Li-fi is a way of transmitting data – including the internet – to devices such as smart phones using visible light from LEDs pulsed at high frequency.
The new luminaire – developed by Scottish start-up pureLiFi and French light fitting manufacturer Lucibel – places all the necessary Li-Fi components in a black ring that lies flat against the ceiling and is designed to circle an LED light. It is able to support between eight to 16 users at once, and deliver data at rates of 45 megabits per second.
How does it work?
It's bi-directional, unlike so-called visual light communication, or VLC, in which information is broadcast in one direction to devices.
The lights are pulsed at extremely high frequencies which is undetectable to the human eye. It operates at many hundreds of times faster than high-frequency lighting power supplies or ballasts which are used today.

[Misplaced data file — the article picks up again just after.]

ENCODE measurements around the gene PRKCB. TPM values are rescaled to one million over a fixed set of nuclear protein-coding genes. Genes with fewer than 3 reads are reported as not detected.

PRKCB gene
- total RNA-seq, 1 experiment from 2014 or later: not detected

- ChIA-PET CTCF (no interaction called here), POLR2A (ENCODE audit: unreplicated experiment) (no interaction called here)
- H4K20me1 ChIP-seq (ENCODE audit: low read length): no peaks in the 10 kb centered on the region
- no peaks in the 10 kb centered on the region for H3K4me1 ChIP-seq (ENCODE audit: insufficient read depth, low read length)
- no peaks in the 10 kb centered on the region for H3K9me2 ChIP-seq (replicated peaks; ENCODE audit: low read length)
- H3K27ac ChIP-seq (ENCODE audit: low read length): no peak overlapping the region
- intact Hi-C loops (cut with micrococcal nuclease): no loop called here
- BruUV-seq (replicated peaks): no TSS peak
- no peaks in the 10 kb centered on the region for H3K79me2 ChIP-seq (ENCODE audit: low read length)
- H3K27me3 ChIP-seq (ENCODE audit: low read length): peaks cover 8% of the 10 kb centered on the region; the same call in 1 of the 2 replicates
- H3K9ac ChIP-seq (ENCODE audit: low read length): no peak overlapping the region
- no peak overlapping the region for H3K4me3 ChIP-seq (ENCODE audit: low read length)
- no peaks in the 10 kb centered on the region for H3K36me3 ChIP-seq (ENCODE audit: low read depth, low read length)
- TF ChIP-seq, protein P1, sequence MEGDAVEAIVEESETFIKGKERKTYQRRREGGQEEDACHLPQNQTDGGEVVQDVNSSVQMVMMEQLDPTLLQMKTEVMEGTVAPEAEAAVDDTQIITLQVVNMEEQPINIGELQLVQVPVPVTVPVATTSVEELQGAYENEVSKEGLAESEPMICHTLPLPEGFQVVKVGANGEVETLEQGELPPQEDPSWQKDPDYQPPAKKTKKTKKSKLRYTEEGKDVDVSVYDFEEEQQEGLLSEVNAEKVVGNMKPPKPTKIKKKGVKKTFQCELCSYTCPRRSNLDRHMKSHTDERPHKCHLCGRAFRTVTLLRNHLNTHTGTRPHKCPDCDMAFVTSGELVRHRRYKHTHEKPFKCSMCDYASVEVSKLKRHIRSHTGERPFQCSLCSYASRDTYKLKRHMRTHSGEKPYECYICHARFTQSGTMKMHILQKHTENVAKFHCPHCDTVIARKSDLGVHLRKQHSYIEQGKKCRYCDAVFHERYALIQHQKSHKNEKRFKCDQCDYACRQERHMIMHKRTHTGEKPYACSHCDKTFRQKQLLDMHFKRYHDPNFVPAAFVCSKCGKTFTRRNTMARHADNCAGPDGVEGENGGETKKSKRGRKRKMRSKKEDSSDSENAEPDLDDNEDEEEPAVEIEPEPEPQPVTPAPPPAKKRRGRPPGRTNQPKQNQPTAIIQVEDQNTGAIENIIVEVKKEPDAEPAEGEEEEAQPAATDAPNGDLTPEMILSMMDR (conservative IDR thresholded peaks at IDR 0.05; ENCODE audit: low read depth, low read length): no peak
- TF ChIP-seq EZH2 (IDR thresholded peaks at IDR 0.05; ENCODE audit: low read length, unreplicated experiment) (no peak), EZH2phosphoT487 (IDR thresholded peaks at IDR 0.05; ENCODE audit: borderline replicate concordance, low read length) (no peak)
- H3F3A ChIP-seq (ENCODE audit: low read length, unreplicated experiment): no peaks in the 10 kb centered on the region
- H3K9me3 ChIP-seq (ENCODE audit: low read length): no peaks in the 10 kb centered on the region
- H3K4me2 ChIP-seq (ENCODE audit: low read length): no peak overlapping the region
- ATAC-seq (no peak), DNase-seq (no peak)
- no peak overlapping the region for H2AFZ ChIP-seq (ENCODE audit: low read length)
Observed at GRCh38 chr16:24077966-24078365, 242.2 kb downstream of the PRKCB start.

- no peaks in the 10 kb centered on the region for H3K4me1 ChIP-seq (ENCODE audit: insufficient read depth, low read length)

Devices can download information in two ways:
It can use the forward-facing camera on your smart phone or laptop. In truth, the components required to deploy this technology are much simpler than Wi-fi or Bluetooth. Think about how many devices already have some sort of light-sensing capability to enable functions such as automatic screen dimming.
Alternatively, a plug-in dongle with built-in photo-receptor receives the information.
The luminaire transmitting the data still needs to connect to the internet or network. This could be with an Ethernet connection or using power-line communication, which is basically data sent over conventional mains wiring. Li-fi engineers say the best solution is to have the whole installation as a Power over Ethernet installation, where both power and data is sent along Cat 5 or Cat 6 cables.